After discovering her ancestors were buried in a neglected cemetery used for decades as a garbage dump, one Bradenton woman set out to restore, and reflect upon, her heritage. Author and historical activist Peggy Donoho has a new purpose in life-preserving forgotten history, especially when it comes to her ancestors.
Donoho recently finished restoring a 25 by 45-foot cemetery, established in 1868, where seven of Manatee County’s earliest pioneers were laid to rest. The cemetery plot was located on the original homestead of Donoho’s great-great-grandfather, Rev. Edmund Lee, a preacher, judge, general store owner, and farmer that helped establish Manatee Village in the 1840s, living on the Manatee River. After his death, Lee’s step-children sold the homestead without excluding the old cemetery from the deed. The cemetery was forgotten, abandoned, and not maintained by new homeowners for over 100 years. The small plot was even used as a garbage dump, which was very upsetting to the community and family members, according to Donoho.
In 2017, Donoho gained guardianship of the cemetery under State Statute 704.08, which gives her authority as a descendent, to restore, maintain, and have access to the cemetery. This statute is meant to protect abandoned family cemeteries. The restoration took more than four years to complete. The Florida Public Archaeology Network conducted a scan in 2018 with grave penetrating radar to confirm the location of graves before the process began. The scan identified the following pioneers in the Edmund Lee Family Cemetery:
• Mary Guerrero, adopted daughter of Edmund and Electa Lee, (1868)• Rev. James McCarter, a young pastor and friend (1813-1857
)• Electa Arcotte Lee, first wife of Edmund Lee/first schoolteacher (1808-1870)• Adeline Frierson Lee, second wife of Edmund Lee (1837-1873)
• Sarah Lee Vanderipe, daughter of Edmund Lee (1846-1878)
• Rev. Edmund Lee (1810-1892)
• Elizabeth O’Dell Lee, third wife of Edmund Lee (1835-1893)
Donoho enlisted cousins, Terry and Matt Bailey, to help her clear the land of years of growth, including downed trees from Hurricane Irma. She raised money to create a historical marker honoring those buried there. She used her own funds to purchase and install a fence. The Manatee County Historical Society also funded headstones for the seven people resting there. A fifth-generation Manatee County native, Donoho grew up in Bradenton in a large family deeply rooted in Manatee County. Her mother, Marian Bailey Anderson, would tell stories of historic landmarks, tales of family members take her to local cemeteries. She was fascinated by the stories she heard at family reunions, special occasions, and holidays. The condition of the Lee Family Cemetery was always a sad subject. The family felt their ancestors had been dishonored by the cemetery’s state of neglect, feeling helpless to change the situation.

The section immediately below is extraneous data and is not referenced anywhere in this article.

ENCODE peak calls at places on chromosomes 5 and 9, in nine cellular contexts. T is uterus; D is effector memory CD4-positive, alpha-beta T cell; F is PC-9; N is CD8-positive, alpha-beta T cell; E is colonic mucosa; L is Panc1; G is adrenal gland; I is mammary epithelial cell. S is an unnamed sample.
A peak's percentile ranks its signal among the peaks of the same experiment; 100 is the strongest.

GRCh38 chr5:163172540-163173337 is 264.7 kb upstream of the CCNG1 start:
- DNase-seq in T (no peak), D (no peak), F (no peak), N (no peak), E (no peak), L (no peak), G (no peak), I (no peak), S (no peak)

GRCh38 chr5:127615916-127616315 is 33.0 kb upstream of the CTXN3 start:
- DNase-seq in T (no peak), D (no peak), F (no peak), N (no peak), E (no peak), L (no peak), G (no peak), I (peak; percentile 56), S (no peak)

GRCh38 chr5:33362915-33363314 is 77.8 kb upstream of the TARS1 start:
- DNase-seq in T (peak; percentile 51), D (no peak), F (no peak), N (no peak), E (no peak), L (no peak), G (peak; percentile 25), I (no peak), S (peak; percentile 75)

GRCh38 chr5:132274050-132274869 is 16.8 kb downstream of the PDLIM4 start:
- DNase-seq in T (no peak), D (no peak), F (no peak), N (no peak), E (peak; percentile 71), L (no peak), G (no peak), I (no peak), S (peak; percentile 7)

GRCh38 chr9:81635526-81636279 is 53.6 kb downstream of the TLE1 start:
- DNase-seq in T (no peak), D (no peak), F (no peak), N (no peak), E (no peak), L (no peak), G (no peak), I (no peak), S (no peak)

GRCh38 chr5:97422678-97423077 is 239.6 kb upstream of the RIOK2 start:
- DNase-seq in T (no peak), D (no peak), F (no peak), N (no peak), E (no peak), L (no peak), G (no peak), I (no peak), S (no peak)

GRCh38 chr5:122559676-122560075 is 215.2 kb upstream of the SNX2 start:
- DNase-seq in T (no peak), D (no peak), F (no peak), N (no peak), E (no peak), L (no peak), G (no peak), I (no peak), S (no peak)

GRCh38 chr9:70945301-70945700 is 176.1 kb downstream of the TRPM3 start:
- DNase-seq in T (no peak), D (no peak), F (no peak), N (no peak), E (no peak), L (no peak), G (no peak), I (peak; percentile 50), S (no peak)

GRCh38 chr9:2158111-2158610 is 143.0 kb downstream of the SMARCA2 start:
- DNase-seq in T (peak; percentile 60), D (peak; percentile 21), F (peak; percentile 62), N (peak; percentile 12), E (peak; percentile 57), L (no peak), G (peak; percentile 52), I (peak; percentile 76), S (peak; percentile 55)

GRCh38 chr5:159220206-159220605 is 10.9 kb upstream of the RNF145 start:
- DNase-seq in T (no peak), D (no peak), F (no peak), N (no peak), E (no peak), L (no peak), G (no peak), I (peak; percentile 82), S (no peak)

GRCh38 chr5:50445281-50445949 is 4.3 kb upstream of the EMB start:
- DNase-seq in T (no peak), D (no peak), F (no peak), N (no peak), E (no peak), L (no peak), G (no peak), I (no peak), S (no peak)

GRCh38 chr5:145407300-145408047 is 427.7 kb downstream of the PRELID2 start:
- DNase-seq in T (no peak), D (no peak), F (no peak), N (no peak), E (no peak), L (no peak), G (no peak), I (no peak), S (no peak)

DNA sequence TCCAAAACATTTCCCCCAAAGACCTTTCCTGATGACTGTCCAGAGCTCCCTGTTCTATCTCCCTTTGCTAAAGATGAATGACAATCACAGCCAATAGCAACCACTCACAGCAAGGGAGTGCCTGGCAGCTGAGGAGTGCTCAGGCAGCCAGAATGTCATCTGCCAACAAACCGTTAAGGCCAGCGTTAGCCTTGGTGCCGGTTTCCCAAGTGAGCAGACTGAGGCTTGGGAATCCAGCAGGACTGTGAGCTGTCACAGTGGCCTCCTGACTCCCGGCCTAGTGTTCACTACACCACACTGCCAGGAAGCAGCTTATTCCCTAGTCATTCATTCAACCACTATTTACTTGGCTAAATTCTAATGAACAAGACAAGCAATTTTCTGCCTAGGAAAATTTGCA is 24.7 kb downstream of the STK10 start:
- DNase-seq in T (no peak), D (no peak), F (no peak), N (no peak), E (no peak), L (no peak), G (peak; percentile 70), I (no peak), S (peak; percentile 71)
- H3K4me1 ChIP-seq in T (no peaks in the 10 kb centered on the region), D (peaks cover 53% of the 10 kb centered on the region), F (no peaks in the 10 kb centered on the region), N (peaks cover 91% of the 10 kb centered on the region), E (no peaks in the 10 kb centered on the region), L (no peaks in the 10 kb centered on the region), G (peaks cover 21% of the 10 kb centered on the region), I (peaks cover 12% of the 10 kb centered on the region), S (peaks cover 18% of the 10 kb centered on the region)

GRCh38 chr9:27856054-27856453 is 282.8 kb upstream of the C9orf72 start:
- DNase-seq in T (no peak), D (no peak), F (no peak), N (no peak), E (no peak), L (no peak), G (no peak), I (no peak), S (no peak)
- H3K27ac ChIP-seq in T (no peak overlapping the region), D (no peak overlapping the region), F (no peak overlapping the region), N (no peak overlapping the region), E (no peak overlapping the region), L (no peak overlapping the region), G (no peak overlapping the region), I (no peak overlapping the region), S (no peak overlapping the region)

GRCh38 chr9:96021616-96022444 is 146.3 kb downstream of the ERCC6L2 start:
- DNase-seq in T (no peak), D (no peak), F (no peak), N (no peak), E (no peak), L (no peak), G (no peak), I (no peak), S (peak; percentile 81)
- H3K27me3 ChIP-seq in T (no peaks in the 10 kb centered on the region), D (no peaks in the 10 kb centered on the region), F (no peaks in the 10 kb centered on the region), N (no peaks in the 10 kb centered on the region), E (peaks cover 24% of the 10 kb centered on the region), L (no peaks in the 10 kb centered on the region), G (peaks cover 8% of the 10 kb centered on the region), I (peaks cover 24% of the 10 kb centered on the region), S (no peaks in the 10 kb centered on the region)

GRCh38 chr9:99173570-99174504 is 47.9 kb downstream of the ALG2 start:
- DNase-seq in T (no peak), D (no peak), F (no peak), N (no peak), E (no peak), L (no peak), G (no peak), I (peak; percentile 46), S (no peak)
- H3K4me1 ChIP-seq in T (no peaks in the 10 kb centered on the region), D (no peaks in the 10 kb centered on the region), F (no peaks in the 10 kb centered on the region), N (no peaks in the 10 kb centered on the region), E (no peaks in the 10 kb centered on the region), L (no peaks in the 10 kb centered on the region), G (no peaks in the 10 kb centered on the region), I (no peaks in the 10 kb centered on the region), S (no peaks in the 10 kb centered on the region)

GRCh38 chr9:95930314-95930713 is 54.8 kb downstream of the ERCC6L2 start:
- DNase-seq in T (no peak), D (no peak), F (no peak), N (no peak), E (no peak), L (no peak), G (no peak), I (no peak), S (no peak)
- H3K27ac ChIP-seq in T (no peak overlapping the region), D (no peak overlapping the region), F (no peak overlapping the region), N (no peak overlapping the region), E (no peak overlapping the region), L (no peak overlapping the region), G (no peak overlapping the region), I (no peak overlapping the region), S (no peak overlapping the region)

After graduating from Manatee High School, Donoho earned a degree from the University of Florida. She got married and had three children of her own, Landon, Andrew, and Evan. The family moved to Alpharetta Ga., but returned to Bradenton every chance they got. Donoho never really felt at home there. At times, she battled bouts of depression from feeling “land-locked” and was not fond of the long winters. Donoho felt drawn to return to her Florida roots. After her sons graduated from college and were on their own, she decided to make the move back for good.
Her new life in Bradenton opened up new opportunities. She had more time to connect with her family members and became infatuated with her family history. “I finally understood for the first time, how amazing my family heritage was and the importance of my ancestors, not just to me, but to the history of Manatee County,” she said. Donoho also discovered that her mother had collected a lifetime’s worth of research, genealogy, and rare, local history books. One story stood out in particular, the love story of her great-great-grandparents, Frederica and Miguel Guerrero, and their dream to come to America, raise a family and own their own land. They did and eventually passed down 47 acres on the coast of Miguel Bay in Terra Ceia to their sons.
The story could be a book, Donoho thought. She teamed up with a childhood family friend, local historian, Ron Prouty to write it. After two years of research and a trip to Menorca Spain, “Miguel’s Bay” was born. The book, which features the descendants of the Guerrero family, the Lees, and Fogarty’s, is a look into early pioneer life in Southwest Florida. During their research, Donoho and Prouty discovered the gravesite of Mary Guerrero Lee in the Lee family plot. She and her brother, Christopher Guerrero, were adopted by Edmund and Electa Lee after her parents died, but Mary died shortly after. The discovery inspired a new project – the long-awaited restoration of the Lee Family Cemetery.
The completion of the cemetery project and the placement of two historical markers—one at the Lee Cemetery and the other at the Guerrero Homesite on Terra Ceia Island, are two of Donoho’s proudest accomplishments. She’s also been instrumental in getting the book, “They Called it Fogartyville,” reprinted (the project is in the beginning stages). She and Prouty are also writing a second book together, which will tell the story of the Seminole Indians, set in the mid-1800s. What other restoration projects will Donoho take on? Only time will tell, but her newfound advocacy for historical projects around the county is inspiring many to take an interest in local history and I’m not mad about it!